DHL’s brand used in 23% of all phishing emails
During the holiday season, one in four phishing emails spoofed DHL. Attackers attached malicious files linked to credential harvesting pages and included a dangerous Trojan virus.
Typically, Microsoft is at the top of the brands that attackers most frequently imitate. In the fourth quarter of 2021, it was only second. DHL accounted for 23% of all phishing emails, compared to 9% during the third quarter of 2021.
Starting in January 2022, Avanan, a Check Point company, observed a new wave of hackers spoofing DHL and attaching malicious files that link to credential harvesting pages and include a dangerous Trojan virus.
“The attachment itself contains no malicious payload; instead, it redirects the web browser to a compromised web page. This strategy often allows phishers to go undetected due to the newness of the compromised webpage and the reactive nature of traditional anti-phishing defenses,” the company said in a blog post.
In this attack, attackers are spoofing a delivery message from DHL. A victim receives a purported shipping document for an already-arrived shipment. Instead of going to that shipping document, a malicious file goes straight to a credential harvesting page. It also installs a Trojan virus, a malicious file that can take over the user’s computer.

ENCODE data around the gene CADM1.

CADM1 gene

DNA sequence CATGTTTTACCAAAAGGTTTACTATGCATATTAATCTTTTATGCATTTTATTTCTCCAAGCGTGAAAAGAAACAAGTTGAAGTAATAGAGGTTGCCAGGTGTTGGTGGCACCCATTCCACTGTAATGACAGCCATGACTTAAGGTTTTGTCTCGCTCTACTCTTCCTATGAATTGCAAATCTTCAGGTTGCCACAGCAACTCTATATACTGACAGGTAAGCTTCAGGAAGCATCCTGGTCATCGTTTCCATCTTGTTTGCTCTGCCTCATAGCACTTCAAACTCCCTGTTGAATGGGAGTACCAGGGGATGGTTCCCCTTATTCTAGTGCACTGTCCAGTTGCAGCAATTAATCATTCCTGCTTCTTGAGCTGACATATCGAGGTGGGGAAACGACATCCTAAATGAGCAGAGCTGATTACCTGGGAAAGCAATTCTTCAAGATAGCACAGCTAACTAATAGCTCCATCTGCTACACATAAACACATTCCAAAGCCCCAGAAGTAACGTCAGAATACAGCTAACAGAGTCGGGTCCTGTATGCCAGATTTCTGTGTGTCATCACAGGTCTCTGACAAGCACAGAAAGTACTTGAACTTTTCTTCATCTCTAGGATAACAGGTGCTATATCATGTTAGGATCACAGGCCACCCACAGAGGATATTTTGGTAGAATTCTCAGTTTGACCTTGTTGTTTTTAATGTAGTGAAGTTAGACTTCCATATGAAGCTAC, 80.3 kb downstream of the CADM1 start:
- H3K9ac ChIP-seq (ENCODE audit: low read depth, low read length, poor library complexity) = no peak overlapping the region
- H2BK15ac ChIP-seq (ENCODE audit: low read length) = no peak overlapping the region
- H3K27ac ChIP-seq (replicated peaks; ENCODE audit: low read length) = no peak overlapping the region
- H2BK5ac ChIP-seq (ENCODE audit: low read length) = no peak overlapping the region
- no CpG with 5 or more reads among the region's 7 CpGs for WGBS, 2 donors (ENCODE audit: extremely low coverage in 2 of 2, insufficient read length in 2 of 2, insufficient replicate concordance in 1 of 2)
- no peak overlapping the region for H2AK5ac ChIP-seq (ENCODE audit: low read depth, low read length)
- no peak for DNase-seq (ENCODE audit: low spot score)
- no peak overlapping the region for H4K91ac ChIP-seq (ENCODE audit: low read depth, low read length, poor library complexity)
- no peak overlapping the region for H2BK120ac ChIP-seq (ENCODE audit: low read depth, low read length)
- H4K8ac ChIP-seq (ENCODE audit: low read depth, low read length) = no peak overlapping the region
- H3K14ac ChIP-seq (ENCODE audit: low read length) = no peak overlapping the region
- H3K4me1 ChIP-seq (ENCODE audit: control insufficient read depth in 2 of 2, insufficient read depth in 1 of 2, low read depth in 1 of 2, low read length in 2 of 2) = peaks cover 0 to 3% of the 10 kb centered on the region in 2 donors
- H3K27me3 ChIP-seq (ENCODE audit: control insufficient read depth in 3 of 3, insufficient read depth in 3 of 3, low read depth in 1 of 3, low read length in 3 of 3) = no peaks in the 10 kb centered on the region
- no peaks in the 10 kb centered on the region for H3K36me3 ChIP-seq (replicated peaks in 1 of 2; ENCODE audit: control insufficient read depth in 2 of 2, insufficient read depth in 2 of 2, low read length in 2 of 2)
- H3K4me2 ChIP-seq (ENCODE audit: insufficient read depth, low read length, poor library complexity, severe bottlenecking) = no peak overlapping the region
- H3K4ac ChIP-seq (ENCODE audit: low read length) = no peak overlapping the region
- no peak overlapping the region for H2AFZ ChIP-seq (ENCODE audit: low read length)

“So, this attack would not only steal credentials–it could steal so much more, from critical data and information to stealing control of the computer itself to propagate more attacks on your network,” Avanan concluded.
Have you received a similar email? Dave Hatter, a cybersecurity expert at IntrustIT, says you should pay attention to:
1. Stop. Think. Did I actually order the item in question?
2. Look for misspellings and bad grammar in the email as red flags. As the scammers get better, this is less common.
3. Mouseover, BUT DO NOT CLICK on the links to see if they actually go to the website the email appears to have come from. If it's not VERY CLEAR that it does, DO NOT CLICK the link.
4. Be extra vigilant and skeptical.
5. If you're not sure, or you did order something, go "out-of-band."
6. Don't click any of the links or call any of the phone numbers (all easily spoofed).
7. Go to the website that purportedly sent the email by visiting it directly. For example, open a new browser window and go to www.amazon.com, www.target.com, www.walmart.com.
7. Login in to your account and use the legitimate site to check on any orders you might have.
8. The same would hold true if the email purportedly came from a shipping company like UPS or FedEx. Go "out-of-band" and visit their site directly to search for the shipping number.
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